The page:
India’s Ports to Allow Free Storage Time During the Lockdown (1)

The Ministry of Shipping (MoS) has issued a notice directing all major ports of the country to allow free storage time to all port users for the lockdown period. India is currently on a nationwide lockdown until May 3, 2020, to arrest the spread of the coronavirus pandemic.

The present situation has led to a drop in import and export volumes, delays in the evacuation of cargo, and cash flow issues.

Under the remission of charges to port users, the Ministry has directed the ports to allow deferment of annual lease rentals or license fees on a pro-rata (proportionate) basis without any interests for April, May, and June. However, this can be availed only on request from the lessee or licensee.

Further, the MoS has stated that ports should ensure that no penalty charges, demurrages, detention charges, dwell time charges, anchorage charges, berth hire charges, and performance-related penalties are to be levied on any port for the delay in berthing, loading/unloading operations or evacuation or arrival of cargo during the lockdown and another 30 days of the recovery period.


According to the new guidelines, if additional land is available within the port area, the port should make all efforts to provide additional storage land to port users temporarily. The Ministry has also pointed out that all these should be provided without any charges up to June 30, 2020.

Additionally, the ports are directed to extend the public-private partnership (PPP) concessionaries. Ports have been asked to allow deferment of revenue, royalty, and equipment hire charges without any interest in April, May, and June 2020. The charges due in April 2020 will be paid in August 2020 or through six-monthly equated installments.

The Ministry has also asked the ports to allow waiver of lease rentals, license fees, and similar charges for April, May, and June 2020.

Further, the ports have been asked not to levy any penalty for any shortfall in performance standards such as berth output, transit storage, or turnaround time for the lockdown period, and one month of the recovery period.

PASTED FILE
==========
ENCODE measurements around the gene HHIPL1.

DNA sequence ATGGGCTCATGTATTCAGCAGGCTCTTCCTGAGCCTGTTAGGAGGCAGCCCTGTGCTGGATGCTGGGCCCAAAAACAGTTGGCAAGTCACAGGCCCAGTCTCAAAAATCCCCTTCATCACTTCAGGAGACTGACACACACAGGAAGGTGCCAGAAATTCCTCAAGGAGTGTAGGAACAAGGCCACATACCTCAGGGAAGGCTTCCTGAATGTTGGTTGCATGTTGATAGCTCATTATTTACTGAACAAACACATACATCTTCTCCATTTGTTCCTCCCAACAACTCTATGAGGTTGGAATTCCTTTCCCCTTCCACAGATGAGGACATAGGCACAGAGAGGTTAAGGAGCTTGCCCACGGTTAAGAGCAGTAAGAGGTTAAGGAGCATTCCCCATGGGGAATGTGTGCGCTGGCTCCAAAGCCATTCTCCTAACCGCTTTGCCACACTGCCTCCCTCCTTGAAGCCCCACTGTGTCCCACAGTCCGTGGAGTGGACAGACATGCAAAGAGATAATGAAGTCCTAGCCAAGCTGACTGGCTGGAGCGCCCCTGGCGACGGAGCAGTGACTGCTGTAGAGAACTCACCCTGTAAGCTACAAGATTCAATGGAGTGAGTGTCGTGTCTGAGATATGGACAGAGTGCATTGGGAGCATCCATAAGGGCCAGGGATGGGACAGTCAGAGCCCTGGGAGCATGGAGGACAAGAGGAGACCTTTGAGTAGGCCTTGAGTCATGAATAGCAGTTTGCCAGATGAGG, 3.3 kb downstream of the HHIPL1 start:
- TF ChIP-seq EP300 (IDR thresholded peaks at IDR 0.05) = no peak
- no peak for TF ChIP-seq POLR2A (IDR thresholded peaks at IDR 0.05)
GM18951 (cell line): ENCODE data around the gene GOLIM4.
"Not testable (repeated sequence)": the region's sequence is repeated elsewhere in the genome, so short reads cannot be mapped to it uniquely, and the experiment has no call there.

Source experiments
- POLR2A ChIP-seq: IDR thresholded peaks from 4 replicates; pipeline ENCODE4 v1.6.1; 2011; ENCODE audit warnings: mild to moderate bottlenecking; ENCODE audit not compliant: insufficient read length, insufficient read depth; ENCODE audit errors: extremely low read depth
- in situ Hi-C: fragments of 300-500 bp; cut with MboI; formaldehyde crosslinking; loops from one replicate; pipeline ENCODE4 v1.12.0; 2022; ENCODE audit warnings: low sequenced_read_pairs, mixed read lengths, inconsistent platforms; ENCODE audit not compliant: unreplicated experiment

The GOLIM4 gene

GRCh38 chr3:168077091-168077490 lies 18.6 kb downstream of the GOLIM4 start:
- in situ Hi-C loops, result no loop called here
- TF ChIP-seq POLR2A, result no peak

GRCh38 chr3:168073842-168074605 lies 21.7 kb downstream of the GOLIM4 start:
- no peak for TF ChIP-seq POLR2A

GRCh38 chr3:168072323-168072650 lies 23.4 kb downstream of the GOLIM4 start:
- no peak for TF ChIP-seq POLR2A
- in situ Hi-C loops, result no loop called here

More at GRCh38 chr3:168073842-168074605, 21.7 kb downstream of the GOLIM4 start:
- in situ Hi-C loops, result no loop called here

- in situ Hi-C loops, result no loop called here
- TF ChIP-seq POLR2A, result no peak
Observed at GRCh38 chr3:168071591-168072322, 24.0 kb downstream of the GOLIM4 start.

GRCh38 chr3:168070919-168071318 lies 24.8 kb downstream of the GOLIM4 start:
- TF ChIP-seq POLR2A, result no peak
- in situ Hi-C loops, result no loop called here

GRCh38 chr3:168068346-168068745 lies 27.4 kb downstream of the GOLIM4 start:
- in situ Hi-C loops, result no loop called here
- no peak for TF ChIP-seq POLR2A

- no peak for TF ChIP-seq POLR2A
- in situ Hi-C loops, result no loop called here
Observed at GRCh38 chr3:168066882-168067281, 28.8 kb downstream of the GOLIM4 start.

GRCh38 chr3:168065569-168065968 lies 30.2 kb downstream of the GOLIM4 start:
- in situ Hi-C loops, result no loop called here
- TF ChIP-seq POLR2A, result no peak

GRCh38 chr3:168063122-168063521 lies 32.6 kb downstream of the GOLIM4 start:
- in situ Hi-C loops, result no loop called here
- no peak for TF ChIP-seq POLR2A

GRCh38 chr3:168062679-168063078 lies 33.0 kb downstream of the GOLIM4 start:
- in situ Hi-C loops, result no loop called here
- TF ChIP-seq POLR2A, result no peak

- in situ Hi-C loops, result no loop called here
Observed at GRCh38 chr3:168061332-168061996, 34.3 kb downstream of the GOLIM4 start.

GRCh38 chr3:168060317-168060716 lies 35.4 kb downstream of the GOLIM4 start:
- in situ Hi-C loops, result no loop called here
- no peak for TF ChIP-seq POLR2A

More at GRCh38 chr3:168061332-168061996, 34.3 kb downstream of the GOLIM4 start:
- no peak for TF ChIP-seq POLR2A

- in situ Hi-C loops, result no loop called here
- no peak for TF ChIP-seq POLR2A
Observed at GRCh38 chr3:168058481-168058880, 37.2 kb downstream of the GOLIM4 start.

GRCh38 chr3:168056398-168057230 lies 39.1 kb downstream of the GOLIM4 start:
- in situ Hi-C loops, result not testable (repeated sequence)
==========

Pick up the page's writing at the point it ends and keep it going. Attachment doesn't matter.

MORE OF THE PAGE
For now, ports will allow interest-free 60 days deferment of marine dues or vessel-related charges to the Indian coastal vessels. For this, the ports will obtain the bank guarantees as security from coastal vessel operators. However, only deferment requests received by May 30, 2020, will be considered.

The notification further added that all ports are to remain operational during the COVID-19 pandemic despite the force majeure declarations.

Given the situation arising due to the COVID-19 outbreak, the Ministry has directed the ports to extend the completion period of any project under the PPP model or otherwise.

All major port trusts have been asked to issue orders for both remission and force majeure in their respective ports and submit them to the Ministry of Shipping within seven working days from the date of the issue of the order.

In April 2020, Mercom reported that the Ministry of Shipping issued its first notice to major ports with directions to deal with issues caused due to the Coronavirus outbreak.

Earlier, the Directorate General of Shipping (DGS), Mumbai, had issued an advisory to shipping lines asking them not to impose any container detention charges on import shipments at Indian seaports to maintain proper supply lines in these tough times.

In a recent online survey conducted by Mercom India Research, almost 70% of the respondents said their business would be affected by over 15% because of the Coronavirus, while 83% of the survey participants expect solar component supply shortages because of Coronavirus. The Coronavirus pandemic is proving to be the solar industry’s biggest challenge this year, and the repercussions are being felt across industries all over the globe. Read Mercom’s in-depth report here.

According to several developers, even though ports are clearing the materials, there are no workers to transport the materials. According to a government official,  about 6-7 GW worth renewable energy components are currently stuck in Chinese ports.

Image credit: Adam Jones from Kelowna, BC, Canada / CC BY-SA